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Fed funds rate of 5% is 'quite restrictive', says strategist

Most investors expect the Fed to pause its rate hike campaign at its next meeting. Christian Ledoux, CAPTRUST Director of Investments, explains why a 5-percent Fed funds rate is restrictive enough for the Fed to accomplish its goals.

Video transcript

SEANA SMITH: Let's get into more of today's market action and also what we can expect going forward. For that, we want to bring in CAPTRUST Director of Investments Christian Ledoux. Christian, it's good to see you here.

So we've seen a bit of a pause in the rally that we certainly saw Friday and really since we've seen since the start of the year, certainly this melt-up type of action that it seems like we're looking at in the market with improving investor sentiment. What do you make of the gains that we've seen and whether or not this momentum that we had seen prior to today, if it can continue.

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CHRISTIAN LEDOUX: Good afternoon, Seana. And thanks for having me. So you know as well as I did, this has been a very tech focused rally. And in retrospect, it makes sense. Tech is where the earnings are most secure.

We still don't know just how bad a potential recession will be, if we even have one. And other sectors are much more cyclically tied to that. So I can understand why investors prefer tech. Valuations in the short run generally don't dictate when a run like this will end. And if we have a true end to the rate hike cycle-- which could happen here, if the Fed decides not to raise again in June-- that could be supportive of higher valuations still.

AKIKO FUJITA: I mean, when you talk about tech, though, so much of the conversation has been focused around AI. We were talking about NVIDIA last week getting that big boost. You look at a name like Apple today. AI certainly not sort of the big play for them.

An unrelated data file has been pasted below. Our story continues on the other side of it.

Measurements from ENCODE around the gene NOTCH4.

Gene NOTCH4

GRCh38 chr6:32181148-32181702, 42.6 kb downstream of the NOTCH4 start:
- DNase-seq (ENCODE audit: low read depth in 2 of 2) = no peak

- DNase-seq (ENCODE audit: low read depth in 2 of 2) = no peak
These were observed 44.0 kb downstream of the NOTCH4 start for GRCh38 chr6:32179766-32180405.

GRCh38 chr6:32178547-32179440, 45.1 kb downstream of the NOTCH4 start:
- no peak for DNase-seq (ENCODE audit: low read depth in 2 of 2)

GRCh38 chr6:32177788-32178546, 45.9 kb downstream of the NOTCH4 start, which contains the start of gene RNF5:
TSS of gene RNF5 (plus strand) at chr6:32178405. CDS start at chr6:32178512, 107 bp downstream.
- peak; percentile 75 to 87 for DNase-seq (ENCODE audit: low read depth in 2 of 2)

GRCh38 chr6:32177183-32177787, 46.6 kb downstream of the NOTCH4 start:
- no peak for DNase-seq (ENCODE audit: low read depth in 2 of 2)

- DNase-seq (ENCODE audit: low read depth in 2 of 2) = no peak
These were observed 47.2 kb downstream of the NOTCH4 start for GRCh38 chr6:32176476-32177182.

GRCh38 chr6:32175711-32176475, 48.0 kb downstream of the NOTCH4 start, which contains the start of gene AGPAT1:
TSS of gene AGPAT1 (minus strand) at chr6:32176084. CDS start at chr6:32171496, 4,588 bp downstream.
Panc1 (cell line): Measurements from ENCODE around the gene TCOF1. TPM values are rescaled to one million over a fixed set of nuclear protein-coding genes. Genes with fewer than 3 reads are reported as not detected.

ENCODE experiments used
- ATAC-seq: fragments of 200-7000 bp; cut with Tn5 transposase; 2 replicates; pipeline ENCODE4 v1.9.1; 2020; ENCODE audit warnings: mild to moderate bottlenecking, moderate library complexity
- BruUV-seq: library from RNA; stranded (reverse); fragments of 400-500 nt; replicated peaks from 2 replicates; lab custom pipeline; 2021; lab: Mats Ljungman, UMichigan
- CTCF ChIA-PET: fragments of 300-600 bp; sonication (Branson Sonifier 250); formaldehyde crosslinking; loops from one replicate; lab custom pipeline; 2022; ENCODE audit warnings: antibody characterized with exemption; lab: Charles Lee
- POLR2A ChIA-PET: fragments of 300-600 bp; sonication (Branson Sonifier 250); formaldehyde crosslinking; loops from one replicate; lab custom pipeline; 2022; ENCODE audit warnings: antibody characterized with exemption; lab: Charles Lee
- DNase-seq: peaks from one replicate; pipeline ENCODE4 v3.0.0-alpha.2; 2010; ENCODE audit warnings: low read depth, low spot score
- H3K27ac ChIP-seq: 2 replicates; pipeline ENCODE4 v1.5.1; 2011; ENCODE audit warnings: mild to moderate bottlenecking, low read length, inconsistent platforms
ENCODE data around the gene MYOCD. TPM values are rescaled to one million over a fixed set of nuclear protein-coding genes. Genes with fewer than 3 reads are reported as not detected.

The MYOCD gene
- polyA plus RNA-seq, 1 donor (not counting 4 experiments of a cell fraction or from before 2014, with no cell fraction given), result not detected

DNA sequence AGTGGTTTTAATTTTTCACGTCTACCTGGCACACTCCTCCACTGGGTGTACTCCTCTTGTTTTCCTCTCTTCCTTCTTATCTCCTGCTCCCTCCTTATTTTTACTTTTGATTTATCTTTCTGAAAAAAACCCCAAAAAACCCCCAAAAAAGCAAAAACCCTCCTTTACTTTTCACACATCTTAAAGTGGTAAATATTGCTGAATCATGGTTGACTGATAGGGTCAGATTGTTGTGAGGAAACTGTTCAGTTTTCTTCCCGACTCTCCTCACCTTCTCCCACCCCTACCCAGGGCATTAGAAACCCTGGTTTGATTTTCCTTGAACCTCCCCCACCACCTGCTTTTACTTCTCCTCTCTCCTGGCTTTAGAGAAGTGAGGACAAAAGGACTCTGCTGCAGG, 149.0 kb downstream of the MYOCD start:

I mean, how do you differentiate between some of these big-tech names? Because it sounds like, in your notes, you're saying these are really just incremental gains that we're seeing, but, in the broad context of things, AI isn't going to be the single driver, at least within the sector.

CHRISTIAN LEDOUX: Well, no. These are big companies with big businesses. And they're doing various things that investors like.

You talked about, in your last segment, the Apple event. That's going to be incremental to their business-- maybe not that much, but still growing the ecosystem. Apple's very good at that.

The Microsoft and Googles of the world, they're going to be participants in AI directly. And the impact to their businesses could be actually substantial. And then, of course, there's NVIDIA who's fueling all this and has to be counted among the big-cap tech now. And their impact is huge. And it's probably made your desk that NVIDIA's gotten a little cheaper after its big spike because the earnings growth was even faster than the stock price growth.

SEANA SMITH: Christian, I think the big debate out there is just in terms of the potential that we could see a slowing economy, not only here in the US but really what we're seeing globally, how big of a risk that poses for stocks. What do you think?

CHRISTIAN LEDOUX: Boy, you know, I just don't see the tie directly this time. A recession can take many different forms. And this is going to be very unique in terms of how this plays out, certainly with unemployment as low as it is. Even if we have a move up from here, it's not going to come anywhere close to prior recessions.

And if the Fed responds to it-- which it's likely going to do at some point with a rate cut sometime within the 12-month period I would guess-- then that'll soften the blow. Stocks like to foresee the end of a negative period. And if this recession, if we want to call it that, or slowdown, ends in six to nine months, then the stocks will react positively in anticipation of coming out of that.

AKIKO FUJITA: And, Christian, you mentioned the potential for a rate cut in the next 12 months. Is that what you're still looking at right now? It feels like expectations are really starting to shift.

CHRISTIAN LEDOUX: Yeah, that's-- I think it's shifted more into the first quarter of next year for a rate cut. I don't think there's too many that are going to hold that we're not going to get rate cuts at some point. I think that the rate of 5%-- or maybe a little bit higher than that-- on the Fed funds rate is actually quite restrictive, and I don't think our economy can handle that for too long.

So there's a likely market anticipation. You can see it in the yield curve with the pretty steep decline to the 10-year yield from the one-year yield. That's anticipating that we need to have lower rates at some point in the future.